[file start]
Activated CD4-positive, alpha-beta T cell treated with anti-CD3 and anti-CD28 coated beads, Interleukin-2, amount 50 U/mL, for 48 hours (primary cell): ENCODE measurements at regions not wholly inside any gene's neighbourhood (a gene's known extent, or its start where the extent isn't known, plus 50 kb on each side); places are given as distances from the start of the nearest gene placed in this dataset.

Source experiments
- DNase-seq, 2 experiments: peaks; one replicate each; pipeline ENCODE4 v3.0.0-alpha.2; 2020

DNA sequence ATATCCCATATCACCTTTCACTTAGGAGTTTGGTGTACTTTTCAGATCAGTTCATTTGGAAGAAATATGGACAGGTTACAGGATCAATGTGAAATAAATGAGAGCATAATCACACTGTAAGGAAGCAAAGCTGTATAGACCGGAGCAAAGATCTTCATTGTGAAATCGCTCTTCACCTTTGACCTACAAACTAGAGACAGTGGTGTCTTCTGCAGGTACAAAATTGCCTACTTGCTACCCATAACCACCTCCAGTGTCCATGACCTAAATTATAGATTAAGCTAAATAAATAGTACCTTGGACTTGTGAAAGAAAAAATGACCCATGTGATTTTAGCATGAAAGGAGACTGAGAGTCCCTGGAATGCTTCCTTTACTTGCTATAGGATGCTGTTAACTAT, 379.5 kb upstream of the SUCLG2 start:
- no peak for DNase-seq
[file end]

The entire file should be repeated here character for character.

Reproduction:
Activated CD4-positive, alpha-beta T cell treated with anti-CD3 and anti-CD28 coated beads, Interleukin-2, amount 50 U/mL, for 48 hours (primary cell): ENCODE measurements at regions not wholly inside any gene's neighbourhood (a gene's known extent, or its start where the extent isn't known, plus 50 kb on each side); places are given as distances from the start of the nearest gene placed in this dataset.

Source experiments
- DNase-seq, 2 experiments: peaks; one replicate each; pipeline ENCODE4 v3.0.0-alpha.2; 2020

DNA sequence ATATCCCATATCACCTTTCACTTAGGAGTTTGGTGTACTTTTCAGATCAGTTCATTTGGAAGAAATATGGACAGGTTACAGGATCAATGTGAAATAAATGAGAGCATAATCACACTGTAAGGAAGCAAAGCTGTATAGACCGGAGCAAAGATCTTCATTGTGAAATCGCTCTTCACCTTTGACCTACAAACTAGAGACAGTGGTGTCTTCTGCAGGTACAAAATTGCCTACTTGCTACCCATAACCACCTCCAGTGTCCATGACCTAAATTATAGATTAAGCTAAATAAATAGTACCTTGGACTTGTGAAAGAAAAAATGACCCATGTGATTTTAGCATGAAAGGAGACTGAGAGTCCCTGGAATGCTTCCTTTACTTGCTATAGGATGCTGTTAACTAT, 379.5 kb upstream of the SUCLG2 start:
- no peak for DNase-seq